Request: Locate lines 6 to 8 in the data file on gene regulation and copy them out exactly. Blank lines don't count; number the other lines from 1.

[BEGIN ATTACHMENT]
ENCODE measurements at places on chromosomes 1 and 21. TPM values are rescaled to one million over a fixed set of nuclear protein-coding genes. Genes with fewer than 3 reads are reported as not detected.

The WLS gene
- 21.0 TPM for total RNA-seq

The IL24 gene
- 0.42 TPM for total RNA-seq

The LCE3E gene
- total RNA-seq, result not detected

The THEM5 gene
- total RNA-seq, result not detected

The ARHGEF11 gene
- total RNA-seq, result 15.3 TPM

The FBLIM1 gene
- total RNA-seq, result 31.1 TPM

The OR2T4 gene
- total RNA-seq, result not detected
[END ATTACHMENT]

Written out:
The LCE3E gene
- total RNA-seq, result not detected

The THEM5 gene